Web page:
Over and over again since becoming a mother, I’ve thought about the care that went into my upbringing and the subsequent support for my children and me that allows me to care for them. I can’t leave out a few men: my dad, who took dictation for my earliest stories; my husband, a devoted partner in parenting; my brother, an attentive uncle. But broadly speaking, both the foundational skills and logistics of caring have been made possible by women: my mother and my grandmothers, my midwife, my children’s pediatrician, the nurse who takes my calls about spiked fevers and mysterious rashes, the lactation consultant, my daughter’s speech therapist, the physical therapist who got me running again postpartum, every single one of my children’s teachers, and the women who brought food to my doorstep when I was still exhausted and bleeding in the days after delivery.
I’ve taken dinner to friends, too, but the dinners I take are usually from the prepared food section at the grocery store. When my son was just a few weeks old and it was still the bitter cold middle of a New England winter, I opened our door to find a homemade chicken pot pie on my front porch. My friend Gina had made it. It was thick and hearty and warm and I ate all of it in two days. I still think about this pie often, weekly maybe. I like chicken pot pie just fine but that meal itself is only a proxy for what I’m thinking about: care and love and kindness embodied in a way that I know the premade baked pasta dishes I’ve dropped off on doorsteps are not.
Certainly eating any food is better than going hungry. And learning—from an app or a worksheet posted on Google classroom or through a prerecorded video of a simultaneously sincere and cheerful teacher—is the best I can conceive of right now. But I’m seeing that I have long unwittingly subscribed to a belief system that prioritizes efficiency over care, utility over art, the public over the private, the work mostly done by men over the work mostly done by women.
As the weeks of social isolation and homeschooling drag on, I let myself imagine a world changed on the other side of this, not in the ways speculated about by think pieces—sporting events reimagined and temperature checks at airport security—but in the ways we value care. I hope that spending months at home trying to meet the dynamic educational needs of children might offer critical parents a more robust understanding of the work that teaching requires. But it’s not just teaching I’m thinking of. Women are not just doing most of the homeschooling but also most of the sewing masks, growing gardens, making bread from scratch.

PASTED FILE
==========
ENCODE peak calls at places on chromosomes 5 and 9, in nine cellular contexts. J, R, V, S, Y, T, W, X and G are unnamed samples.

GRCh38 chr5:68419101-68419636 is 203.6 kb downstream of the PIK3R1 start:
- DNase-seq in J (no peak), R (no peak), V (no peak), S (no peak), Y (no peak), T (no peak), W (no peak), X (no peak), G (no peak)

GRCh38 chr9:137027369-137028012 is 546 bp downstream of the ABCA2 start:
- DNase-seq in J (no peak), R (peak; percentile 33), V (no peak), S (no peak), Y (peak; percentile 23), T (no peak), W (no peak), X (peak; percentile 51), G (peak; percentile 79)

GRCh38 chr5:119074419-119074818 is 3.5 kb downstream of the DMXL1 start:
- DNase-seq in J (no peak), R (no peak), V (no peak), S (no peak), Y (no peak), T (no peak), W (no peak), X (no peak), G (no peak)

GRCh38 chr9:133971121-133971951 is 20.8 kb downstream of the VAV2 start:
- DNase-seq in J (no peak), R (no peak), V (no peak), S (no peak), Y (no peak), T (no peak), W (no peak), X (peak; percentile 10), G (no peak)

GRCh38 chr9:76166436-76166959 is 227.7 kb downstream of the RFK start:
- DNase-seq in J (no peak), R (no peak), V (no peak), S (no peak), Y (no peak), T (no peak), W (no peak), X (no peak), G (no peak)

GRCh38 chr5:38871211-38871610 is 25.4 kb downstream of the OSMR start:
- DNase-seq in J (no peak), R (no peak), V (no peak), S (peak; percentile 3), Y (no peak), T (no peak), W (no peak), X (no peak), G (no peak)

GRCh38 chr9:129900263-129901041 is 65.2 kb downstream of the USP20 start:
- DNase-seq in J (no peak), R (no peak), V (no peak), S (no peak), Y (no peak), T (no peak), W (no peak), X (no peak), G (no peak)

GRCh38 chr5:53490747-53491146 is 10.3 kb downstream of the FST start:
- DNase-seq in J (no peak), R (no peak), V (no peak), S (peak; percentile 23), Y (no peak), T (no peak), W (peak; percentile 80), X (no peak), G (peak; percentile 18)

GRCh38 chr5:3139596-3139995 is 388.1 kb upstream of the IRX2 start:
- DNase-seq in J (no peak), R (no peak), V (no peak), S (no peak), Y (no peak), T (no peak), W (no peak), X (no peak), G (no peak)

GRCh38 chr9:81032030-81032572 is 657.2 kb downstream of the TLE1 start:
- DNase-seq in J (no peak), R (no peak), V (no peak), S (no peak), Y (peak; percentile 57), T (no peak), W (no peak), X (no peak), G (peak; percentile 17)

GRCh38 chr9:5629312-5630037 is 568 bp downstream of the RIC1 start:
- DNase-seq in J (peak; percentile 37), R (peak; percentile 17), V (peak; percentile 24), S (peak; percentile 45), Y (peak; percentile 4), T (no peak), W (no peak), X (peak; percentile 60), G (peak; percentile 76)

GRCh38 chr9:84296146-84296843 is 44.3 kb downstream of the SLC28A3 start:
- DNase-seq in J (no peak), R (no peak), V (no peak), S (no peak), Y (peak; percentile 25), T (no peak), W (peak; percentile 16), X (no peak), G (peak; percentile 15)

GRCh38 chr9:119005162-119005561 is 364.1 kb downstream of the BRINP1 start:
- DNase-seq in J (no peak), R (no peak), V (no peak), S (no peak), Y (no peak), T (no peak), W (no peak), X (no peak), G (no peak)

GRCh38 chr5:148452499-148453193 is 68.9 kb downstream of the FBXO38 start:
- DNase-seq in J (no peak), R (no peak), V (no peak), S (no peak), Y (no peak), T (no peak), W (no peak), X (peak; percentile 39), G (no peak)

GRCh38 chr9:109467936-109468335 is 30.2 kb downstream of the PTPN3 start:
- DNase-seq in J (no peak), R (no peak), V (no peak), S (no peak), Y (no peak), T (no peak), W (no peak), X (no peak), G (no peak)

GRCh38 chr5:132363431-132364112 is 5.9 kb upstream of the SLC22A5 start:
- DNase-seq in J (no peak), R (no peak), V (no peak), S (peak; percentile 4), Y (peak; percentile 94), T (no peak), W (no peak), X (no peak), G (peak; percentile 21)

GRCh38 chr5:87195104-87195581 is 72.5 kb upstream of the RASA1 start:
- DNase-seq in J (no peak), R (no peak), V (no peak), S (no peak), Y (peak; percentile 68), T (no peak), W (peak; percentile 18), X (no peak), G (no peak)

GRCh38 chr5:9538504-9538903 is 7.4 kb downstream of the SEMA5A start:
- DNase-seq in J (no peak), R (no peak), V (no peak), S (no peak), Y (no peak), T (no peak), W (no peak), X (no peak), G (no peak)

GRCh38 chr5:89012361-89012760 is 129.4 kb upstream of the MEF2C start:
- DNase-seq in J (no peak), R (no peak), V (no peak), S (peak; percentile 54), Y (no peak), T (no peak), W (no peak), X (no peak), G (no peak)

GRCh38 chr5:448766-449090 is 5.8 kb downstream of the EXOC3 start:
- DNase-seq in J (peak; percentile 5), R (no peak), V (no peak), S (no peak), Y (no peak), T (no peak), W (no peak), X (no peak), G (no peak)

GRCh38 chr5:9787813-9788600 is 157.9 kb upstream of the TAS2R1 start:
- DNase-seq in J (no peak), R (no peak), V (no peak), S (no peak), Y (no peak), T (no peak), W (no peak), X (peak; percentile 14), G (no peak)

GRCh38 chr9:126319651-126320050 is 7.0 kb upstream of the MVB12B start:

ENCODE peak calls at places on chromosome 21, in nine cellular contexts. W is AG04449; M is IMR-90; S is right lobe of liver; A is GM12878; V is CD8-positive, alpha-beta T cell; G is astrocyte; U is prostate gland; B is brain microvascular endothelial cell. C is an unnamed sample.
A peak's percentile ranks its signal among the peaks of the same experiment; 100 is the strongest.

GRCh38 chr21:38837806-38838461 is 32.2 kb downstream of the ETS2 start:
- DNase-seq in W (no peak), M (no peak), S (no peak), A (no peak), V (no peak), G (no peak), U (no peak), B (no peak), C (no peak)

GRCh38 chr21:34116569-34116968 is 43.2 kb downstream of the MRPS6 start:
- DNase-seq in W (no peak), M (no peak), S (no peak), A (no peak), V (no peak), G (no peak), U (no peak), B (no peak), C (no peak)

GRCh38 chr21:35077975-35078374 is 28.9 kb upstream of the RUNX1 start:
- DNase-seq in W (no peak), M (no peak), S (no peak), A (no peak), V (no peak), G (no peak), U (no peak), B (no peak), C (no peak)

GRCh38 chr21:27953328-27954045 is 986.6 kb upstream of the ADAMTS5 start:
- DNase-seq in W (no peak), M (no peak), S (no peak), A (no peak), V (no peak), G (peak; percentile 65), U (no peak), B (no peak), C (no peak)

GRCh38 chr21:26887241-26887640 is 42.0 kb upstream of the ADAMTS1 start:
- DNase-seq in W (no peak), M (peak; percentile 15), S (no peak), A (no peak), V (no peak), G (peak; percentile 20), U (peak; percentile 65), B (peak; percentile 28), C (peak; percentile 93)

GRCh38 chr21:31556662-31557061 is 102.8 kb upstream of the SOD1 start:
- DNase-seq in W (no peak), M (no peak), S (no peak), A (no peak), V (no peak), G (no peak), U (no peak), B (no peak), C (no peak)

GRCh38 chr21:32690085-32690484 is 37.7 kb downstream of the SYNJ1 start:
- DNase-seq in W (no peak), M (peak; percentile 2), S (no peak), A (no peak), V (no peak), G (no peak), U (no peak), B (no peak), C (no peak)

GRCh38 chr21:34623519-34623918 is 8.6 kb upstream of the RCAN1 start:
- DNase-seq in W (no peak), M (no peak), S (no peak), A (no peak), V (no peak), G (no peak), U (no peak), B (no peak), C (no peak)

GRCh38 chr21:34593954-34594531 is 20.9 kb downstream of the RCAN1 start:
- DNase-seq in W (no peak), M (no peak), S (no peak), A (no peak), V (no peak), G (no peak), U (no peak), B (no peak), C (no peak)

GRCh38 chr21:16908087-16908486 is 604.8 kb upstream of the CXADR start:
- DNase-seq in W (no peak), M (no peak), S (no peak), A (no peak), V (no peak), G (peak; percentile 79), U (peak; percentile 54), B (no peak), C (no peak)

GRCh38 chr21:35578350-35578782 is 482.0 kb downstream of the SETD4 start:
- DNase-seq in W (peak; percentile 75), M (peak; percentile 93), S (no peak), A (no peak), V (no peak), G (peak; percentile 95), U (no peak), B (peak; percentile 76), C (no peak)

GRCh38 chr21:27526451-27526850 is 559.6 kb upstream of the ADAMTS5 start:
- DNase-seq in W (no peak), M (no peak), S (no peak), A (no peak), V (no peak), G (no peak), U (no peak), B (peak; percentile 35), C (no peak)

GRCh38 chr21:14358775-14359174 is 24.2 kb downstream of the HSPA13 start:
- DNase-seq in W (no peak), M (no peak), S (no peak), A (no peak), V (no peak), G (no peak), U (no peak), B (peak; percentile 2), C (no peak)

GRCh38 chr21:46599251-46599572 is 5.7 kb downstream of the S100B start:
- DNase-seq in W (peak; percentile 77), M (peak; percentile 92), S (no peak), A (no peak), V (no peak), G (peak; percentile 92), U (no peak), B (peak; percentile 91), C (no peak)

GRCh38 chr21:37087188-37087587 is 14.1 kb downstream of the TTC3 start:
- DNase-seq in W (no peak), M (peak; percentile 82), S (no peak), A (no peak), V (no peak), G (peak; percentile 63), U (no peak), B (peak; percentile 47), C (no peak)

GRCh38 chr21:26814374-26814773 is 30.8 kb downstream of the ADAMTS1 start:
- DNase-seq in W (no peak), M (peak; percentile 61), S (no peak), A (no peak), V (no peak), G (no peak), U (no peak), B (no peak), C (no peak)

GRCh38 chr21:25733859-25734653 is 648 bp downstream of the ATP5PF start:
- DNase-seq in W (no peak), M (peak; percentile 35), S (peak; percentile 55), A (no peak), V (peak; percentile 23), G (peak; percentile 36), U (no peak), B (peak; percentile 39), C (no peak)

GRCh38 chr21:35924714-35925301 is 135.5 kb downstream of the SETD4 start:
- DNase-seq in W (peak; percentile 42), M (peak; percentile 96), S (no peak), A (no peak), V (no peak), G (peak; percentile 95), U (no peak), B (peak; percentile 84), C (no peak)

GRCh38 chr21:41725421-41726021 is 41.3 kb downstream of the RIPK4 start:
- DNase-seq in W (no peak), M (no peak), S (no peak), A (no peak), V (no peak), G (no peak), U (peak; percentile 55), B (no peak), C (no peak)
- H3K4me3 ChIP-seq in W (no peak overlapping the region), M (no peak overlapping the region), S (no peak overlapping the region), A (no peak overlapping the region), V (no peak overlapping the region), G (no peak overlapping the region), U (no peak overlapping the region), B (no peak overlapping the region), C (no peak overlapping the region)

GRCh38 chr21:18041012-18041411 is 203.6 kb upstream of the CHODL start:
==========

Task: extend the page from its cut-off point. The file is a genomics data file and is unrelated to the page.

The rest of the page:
And there are the caring professions. The New York Times recently reported that one in three jobs held by women has been deemed “essential.” Of the more than 17 million healthcare workers, 77 percent are women. Women now outnumber men in medical school classes, at a time when the occupational prestige of physicians is gradually declining. Is it too much to hope for a radical reassessment of the regard we hold for the work of caring in both public and private spheres?
When social distancing restrictions are lifted and it’s once more safe to go about something resembling the lives we had before, I will hug my parents and my friends. It will be a relief to not startle in alarm when I see someone else walking or running or cycling on my quiet suburban street. I look forward to no longer coating my cracked hands in Vaseline before bed. I will take my kids to playgrounds and out for ice cream. Like most parents, I will welcome their return to school for many reasons: because then I will be able to write more often, because I think they are missing their friends, and because their teachers will do work that is both difficult and exhausting. And I know it will only be a matter of time before I will slowly begin to outsource some of the care I’ve been giving—first P.E. and blended consonants, then growing vegetables and cooking dinner.
But I will see this work differently now. Some reversion to my old norms doesn’t necessarily mean being careless. My friends and I remember grandparents, so influenced by the scarcity of the Great Depression and World War II that they were unwilling to part with old margarine containers and spare buttons. It seems likely, given the current economic climate, that those of us living through the coronavirus pandemic will also be more frugal, both from financial necessity and a more general aversion to waste. One particularly germ-loathing friend of mine said her greatest hope for society after the greatest risk has passed is that people practice better hygiene, but my greatest hope is that we come to value care—both caring professions and the informal work of care in private life—in a new way. Not just because of the labor involved but because care and love and connection is at the core of what makes us human. Care is not frivolous or even simply good for us, but essential for us. Perhaps this understanding may grant some civic and cultural power to the work of care.